Kragh-Furto, Mette; Mckenzie, Adrian; Mort, Maggie and Roberts, Celia (2016) Do Biosensors Biomedicalize? Sites of Negotiations in DNA-Based Biosensing Data Practices, Chapter 1 in Nafus, Dawn (ed.) Quantified: Biosensing Technologies in Everyday Life, MIT Press.
INFOGRAPHIC G – (due Week 9 Nov. 9) (5%)
Peer Reviewers review the 2 infographics assigned to you according to the Infographic rubric. You can mark up a document in pen and take a picture of it to send to your class mate, or you can edit directly in the document. Be constructive, honest, direct, and provide useful suggestions. Submit your peer review document to the CULearn Assignment Area and email each review to each of your class mates.
Week 9 (Nov. 9) - Watching You
State institutions are often engaged in surveillance activities. The Canadian Border Service is one such institution, and airports are a unique assemblage of surveillance technologies, data collection and systems. Sometimes surveillance is to reduce harm, detect fraud and cheating, and other times it is to monitor behaviour in order to either serve you better or to market to you. This week students will also discover concepts such as dataveillance, sousveillance, counterveillance, and surveillance.
Schneier, Bruce (2015) Data and Goliath: The Hidden Battles to Collect Your Data and Control Your World, New York: Norton and Company.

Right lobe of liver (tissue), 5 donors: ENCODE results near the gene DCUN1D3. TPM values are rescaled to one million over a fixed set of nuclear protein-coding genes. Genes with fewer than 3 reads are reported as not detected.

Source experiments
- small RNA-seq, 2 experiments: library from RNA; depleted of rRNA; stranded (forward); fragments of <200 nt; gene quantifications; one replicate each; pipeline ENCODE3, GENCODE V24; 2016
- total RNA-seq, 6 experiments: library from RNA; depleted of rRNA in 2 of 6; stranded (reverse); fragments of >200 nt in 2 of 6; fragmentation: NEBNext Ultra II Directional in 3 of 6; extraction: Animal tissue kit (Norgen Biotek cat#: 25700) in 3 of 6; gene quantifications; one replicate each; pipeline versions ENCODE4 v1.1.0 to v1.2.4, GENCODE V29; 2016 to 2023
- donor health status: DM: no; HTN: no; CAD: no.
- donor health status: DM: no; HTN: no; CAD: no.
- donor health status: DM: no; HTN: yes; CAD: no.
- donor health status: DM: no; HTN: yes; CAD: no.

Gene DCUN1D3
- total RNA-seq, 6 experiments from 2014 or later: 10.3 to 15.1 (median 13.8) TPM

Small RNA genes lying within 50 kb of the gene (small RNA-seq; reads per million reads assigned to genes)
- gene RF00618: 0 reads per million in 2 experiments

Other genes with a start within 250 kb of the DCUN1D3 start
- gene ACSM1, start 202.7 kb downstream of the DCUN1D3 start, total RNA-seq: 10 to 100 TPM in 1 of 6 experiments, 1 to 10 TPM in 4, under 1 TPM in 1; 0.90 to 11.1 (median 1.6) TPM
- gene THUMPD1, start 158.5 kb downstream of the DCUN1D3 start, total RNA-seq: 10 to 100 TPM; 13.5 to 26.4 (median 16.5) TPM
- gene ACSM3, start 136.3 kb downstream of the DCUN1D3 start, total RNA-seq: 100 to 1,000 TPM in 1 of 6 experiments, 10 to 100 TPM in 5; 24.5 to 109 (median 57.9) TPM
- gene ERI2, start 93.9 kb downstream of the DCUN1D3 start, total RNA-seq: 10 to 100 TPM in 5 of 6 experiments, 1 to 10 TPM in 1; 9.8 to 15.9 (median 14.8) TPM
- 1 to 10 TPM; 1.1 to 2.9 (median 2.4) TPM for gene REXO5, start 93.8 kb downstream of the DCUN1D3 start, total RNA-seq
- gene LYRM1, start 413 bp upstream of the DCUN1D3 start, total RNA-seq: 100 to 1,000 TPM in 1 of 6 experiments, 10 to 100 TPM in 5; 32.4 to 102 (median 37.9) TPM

Chapter 2: Data as Surveillance, 20-32
Chapter 3: Analyzing Our Data, 33-45
Mann, S. and J. Ferenbok. 2013. New Media and the Power Politics of Sousveillance in a Surveillance Dominated World. Surveillance & Society 11(1/2): 18-34.
Assignment 4 – Follow Your Personal Facebook Data Trail (Due @ 8AM Week 10 Nov. 16), (10%) 2 pages:
Part 1: Read this Wired Article and download your personal Facebook data.
Part 2: In 2 pages, discuss what you found? Any surprises? Will you change your settings? Does this change how you will use social media?
INFOGRAPHIC H – Refine your Infographic based on peer review
Week 10 (Nov. 16) – Big Data You
In this lecture students explore what drives government and the private sector to embrace big data and its practices. Student study how statistical agencies might use big data for national reporting and we will discuss the implications of doing so. Student will learn to distinguish big data from small data and the characteristics of big data.
Siegel, Eric. (2013) With Power Comes Responsibility: Hewlett-Packard, Target and the Police Deduce Your Secrets Predictive Analytics, in The Power to Predict Who will Click, Buy, Lie or Die, New Jersey: John Wiley and Sons.
Tetlock, Philip E. (2015) Superquants Chapter 6 in Superforecasting: The Art and Science of Prediction, McCleland & Stewart.
Weigend, Andreas (2017) Seeing the Controls: Transparency for the People: What can you demand to see about your data? Chapter 5 in Data for the People: How to make our post-privacy economy work for you, Basic Books.